Articles by MEF Staff and Fellows
Saddam's Rap Sheet
Consider the paradox: Almost every government agrees that Iraqi dictator Saddam Hussein is an appalling monster and shudders at the prospect of his acquiring nuclear weapons. Yet those same governments are also furiously signaling their disapproval of an American-led military effort to depose him.
That would be "risky adventurism," declares Germany's Chancellor Gerhard Schroeder; Saddam poses no immediate threat, and Washington lacks a justification to attack him. Most U.S. allies worldwide agree.
But they are plain wrong. Saddam is an immediate menace, and the U.S. government has cause to preempt him. Here's why:
* Record. Saddam has a history of unrelenting aggression. He invaded Iran in 1980. He conquered Kuwait in 1990. He assaulted Saudi Arabia and Israel with missiles in 1991. He's shot at U.S. and British aircraft in the "no-fly zone" since 1992. He attacked the Kurdish regional enclave in 1996.
He also has many links to terrorism. Iraq harbors Abdul Rahman Yasin, one of the gang that bombed the World Trade Center in 1993. It also hosted the notorious Palestinian terrorist Abu Nidal, just found dead in Baghdad. He encourages Hamas suicide bombers by paying $10,000 to their families. His terrorists tried to assassinate former President George H.W. Bush and the emir of Kuwait. An Iraqi diplomat met with al Qaeda's Mohammad Atta before the Sept. 11 suicide mission.
* Casus belli. Saddam has a history of violating international law and developing illegal weapons.
In February 1991, he signed an agreement accepting all U.N. Security Council resolutions passed after his invasion of Kuwait seven months earlier. He recognized Resolution 687, which demands Iraq's weapons of mass destruction (WMD) be "destroyed, removed or rendered harmless," and requires inspectors be allowed into Iraq.
But Saddam then played "cat and mouse" with the inspectors by withholding information, dissimulating and hiding materiel. "Iraq released detailed records of how many ballpoint pens it ordered in the late 1980s," noted a U.S. government report in 1998, but left out vital information about its "missile warheads capable of delivering biological and chemical agents."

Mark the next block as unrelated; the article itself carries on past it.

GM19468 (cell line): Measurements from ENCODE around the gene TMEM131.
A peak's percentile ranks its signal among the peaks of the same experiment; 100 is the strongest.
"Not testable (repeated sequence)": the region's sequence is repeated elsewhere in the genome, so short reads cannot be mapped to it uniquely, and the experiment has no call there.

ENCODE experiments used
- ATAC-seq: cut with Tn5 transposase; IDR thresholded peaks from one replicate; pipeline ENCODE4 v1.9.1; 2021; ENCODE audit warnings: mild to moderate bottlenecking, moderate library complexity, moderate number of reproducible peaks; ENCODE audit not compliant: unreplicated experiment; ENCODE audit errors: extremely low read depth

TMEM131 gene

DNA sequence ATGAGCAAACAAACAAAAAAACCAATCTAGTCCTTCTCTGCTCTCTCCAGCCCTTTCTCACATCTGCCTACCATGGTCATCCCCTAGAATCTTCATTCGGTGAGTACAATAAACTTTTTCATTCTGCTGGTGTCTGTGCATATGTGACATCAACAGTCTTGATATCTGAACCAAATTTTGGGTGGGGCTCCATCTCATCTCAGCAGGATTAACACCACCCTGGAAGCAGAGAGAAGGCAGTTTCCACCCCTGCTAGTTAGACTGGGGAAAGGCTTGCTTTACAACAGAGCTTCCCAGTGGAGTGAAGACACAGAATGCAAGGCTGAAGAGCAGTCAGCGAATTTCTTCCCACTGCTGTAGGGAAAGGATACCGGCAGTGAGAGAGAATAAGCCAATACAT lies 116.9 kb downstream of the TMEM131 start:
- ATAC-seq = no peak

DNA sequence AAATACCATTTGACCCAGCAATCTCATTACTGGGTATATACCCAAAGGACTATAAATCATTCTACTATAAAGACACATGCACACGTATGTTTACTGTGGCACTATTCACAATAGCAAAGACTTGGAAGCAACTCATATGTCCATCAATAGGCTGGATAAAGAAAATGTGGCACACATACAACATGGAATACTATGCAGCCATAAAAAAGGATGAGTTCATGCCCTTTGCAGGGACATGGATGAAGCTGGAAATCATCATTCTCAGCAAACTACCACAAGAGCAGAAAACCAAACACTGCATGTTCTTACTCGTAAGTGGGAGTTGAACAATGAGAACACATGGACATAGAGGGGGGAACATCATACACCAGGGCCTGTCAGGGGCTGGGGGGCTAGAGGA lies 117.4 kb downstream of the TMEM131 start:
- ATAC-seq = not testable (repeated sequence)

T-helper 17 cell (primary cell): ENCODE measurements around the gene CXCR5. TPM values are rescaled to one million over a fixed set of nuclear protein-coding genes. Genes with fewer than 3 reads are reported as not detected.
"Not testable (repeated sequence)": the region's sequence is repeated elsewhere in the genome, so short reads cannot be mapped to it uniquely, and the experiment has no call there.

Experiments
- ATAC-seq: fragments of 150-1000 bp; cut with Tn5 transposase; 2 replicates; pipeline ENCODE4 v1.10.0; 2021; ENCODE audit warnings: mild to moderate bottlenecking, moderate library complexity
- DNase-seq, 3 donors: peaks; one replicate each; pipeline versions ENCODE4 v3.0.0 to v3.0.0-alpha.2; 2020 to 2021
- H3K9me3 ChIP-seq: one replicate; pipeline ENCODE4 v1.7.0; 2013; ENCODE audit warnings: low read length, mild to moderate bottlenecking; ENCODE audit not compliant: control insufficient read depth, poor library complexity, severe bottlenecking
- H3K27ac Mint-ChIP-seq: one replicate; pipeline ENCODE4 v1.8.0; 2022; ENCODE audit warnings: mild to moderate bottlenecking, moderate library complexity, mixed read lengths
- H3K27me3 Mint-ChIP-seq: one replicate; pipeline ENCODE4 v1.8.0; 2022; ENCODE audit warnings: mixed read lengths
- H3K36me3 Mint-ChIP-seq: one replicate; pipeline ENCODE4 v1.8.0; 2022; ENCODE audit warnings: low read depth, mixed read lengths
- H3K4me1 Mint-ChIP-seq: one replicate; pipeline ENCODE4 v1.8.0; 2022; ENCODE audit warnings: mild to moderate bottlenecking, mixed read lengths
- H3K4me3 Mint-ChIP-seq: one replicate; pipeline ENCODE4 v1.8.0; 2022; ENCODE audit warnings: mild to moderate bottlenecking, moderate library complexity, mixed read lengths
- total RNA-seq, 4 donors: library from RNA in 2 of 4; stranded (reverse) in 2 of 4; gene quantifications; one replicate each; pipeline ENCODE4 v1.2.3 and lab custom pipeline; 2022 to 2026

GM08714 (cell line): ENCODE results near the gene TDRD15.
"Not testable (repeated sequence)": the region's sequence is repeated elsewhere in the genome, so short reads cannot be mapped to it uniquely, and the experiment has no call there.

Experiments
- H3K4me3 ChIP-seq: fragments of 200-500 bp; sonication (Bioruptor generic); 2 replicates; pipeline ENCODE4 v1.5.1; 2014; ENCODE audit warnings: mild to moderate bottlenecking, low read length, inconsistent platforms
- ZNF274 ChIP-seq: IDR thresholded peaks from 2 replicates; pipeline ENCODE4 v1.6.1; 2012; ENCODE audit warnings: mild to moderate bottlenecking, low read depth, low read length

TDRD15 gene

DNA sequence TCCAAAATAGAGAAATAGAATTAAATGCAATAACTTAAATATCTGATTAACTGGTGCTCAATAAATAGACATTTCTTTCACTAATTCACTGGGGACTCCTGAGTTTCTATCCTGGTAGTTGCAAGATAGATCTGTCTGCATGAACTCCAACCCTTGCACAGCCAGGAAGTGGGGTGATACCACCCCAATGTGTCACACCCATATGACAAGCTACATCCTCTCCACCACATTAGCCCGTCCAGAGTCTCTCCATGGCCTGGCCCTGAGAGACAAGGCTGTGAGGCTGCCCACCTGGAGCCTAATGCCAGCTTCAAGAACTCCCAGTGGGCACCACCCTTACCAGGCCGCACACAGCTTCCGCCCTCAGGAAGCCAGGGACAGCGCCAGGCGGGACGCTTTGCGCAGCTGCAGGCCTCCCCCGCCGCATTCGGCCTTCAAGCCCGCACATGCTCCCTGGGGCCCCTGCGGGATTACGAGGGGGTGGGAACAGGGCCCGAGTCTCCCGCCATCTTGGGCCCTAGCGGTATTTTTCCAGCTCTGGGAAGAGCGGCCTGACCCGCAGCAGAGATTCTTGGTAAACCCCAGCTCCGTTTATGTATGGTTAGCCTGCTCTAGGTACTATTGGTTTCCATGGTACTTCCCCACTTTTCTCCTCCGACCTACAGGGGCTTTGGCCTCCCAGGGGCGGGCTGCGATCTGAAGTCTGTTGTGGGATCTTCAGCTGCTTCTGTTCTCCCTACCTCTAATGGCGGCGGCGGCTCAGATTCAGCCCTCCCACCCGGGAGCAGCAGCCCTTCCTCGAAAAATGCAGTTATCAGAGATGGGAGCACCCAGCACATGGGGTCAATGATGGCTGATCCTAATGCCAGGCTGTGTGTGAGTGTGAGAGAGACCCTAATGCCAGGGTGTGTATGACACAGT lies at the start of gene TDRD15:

Nonetheless, over seven years, inspectors did destroy at least 27,000 chemical bombs, artillery shells and rockets, 500 tons of mustard and nerve agents and thousands of tons of precursor chemicals. They dissembled much of Iraq's nuclear program, which was further along than previously thought - and which had continued in violation of Resolution 687.
Then, in August 1998, Saddam accurately read the Clinton administration's mood and closed the door to further inspections, correctly figuring he would not have to pay a price for this unilateral abrogation of his promises.
* Dangers. Saddam has unquestionably used the past four years to build WMD. Adnan Saeed al-Haideri, an Iraqi civil engineer and a recent defector, informed the Defense Intelligence Agency that Saddam is building biological and chemical weapons in eight locations throughout Iraq. Khidhir Hamza, former chief nuclear scientist for Saddam's nuclear weapons development program and another Iraqi defector, estimates Iraq now has "12 tons of uranium and 1.3 tons of low-enriched uranium" and asserts that Saddam will have "three to five nuclear weapons by 2005."
Richard Butler, former chief U.N. weapons inspector, says it is "foolish in the extreme" to believe that Saddam is not hard at work on long-range missiles, and nuclear, chemical and biological weaponry. If Saddam does get his hands on nuclear weapons, he will exploit them fully. He is the only ruler in power already to have used WMD - having deployed poison gases against both Iranians and his own Kurdish population.
President Bush is therefore right to state that the United States must "confront the worst threats before they emerge." With no other means to dismantle Saddam's arsenal and protect against future aggression, this leaves a military campaign as the only option - and the sooner it begins, the better for us all.